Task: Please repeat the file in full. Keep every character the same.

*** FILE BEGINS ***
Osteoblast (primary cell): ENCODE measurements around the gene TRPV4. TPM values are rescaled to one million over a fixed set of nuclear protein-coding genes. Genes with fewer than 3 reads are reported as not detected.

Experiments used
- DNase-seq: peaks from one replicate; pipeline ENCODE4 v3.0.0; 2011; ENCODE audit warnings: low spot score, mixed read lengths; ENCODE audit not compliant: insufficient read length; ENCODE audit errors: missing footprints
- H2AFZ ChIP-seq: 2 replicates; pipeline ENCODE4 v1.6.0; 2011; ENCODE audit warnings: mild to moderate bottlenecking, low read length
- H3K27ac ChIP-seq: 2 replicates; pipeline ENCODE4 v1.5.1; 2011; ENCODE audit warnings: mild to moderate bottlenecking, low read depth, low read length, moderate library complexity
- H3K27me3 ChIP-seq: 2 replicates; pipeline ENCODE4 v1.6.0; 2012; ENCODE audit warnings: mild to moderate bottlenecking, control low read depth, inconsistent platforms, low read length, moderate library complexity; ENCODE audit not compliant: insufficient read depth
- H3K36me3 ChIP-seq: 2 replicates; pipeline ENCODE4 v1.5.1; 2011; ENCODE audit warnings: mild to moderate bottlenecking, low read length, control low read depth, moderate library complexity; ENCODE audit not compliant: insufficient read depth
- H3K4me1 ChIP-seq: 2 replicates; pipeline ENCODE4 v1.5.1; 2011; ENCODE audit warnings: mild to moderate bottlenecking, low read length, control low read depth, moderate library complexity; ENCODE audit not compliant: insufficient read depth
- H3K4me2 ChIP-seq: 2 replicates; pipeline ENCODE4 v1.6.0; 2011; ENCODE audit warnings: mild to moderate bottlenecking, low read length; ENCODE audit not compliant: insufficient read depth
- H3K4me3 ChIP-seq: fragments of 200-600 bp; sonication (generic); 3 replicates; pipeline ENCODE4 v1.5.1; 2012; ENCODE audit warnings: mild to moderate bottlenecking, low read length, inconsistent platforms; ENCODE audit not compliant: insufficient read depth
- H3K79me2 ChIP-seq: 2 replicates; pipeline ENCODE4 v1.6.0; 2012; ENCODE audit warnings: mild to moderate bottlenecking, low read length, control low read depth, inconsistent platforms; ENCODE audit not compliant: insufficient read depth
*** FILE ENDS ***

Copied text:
Osteoblast (primary cell): ENCODE measurements around the gene TRPV4. TPM values are rescaled to one million over a fixed set of nuclear protein-coding genes. Genes with fewer than 3 reads are reported as not detected.

Experiments used
- DNase-seq: peaks from one replicate; pipeline ENCODE4 v3.0.0; 2011; ENCODE audit warnings: low spot score, mixed read lengths; ENCODE audit not compliant: insufficient read length; ENCODE audit errors: missing footprints
- H2AFZ ChIP-seq: 2 replicates; pipeline ENCODE4 v1.6.0; 2011; ENCODE audit warnings: mild to moderate bottlenecking, low read length
- H3K27ac ChIP-seq: 2 replicates; pipeline ENCODE4 v1.5.1; 2011; ENCODE audit warnings: mild to moderate bottlenecking, low read depth, low read length, moderate library complexity
- H3K27me3 ChIP-seq: 2 replicates; pipeline ENCODE4 v1.6.0; 2012; ENCODE audit warnings: mild to moderate bottlenecking, control low read depth, inconsistent platforms, low read length, moderate library complexity; ENCODE audit not compliant: insufficient read depth
- H3K36me3 ChIP-seq: 2 replicates; pipeline ENCODE4 v1.5.1; 2011; ENCODE audit warnings: mild to moderate bottlenecking, low read length, control low read depth, moderate library complexity; ENCODE audit not compliant: insufficient read depth
- H3K4me1 ChIP-seq: 2 replicates; pipeline ENCODE4 v1.5.1; 2011; ENCODE audit warnings: mild to moderate bottlenecking, low read length, control low read depth, moderate library complexity; ENCODE audit not compliant: insufficient read depth
- H3K4me2 ChIP-seq: 2 replicates; pipeline ENCODE4 v1.6.0; 2011; ENCODE audit warnings: mild to moderate bottlenecking, low read length; ENCODE audit not compliant: insufficient read depth
- H3K4me3 ChIP-seq: fragments of 200-600 bp; sonication (generic); 3 replicates; pipeline ENCODE4 v1.5.1; 2012; ENCODE audit warnings: mild to moderate bottlenecking, low read length, inconsistent platforms; ENCODE audit not compliant: insufficient read depth
- H3K79me2 ChIP-seq: 2 replicates; pipeline ENCODE4 v1.6.0; 2012; ENCODE audit warnings: mild to moderate bottlenecking, low read length, control low read depth, inconsistent platforms; ENCODE audit not compliant: insufficient read depth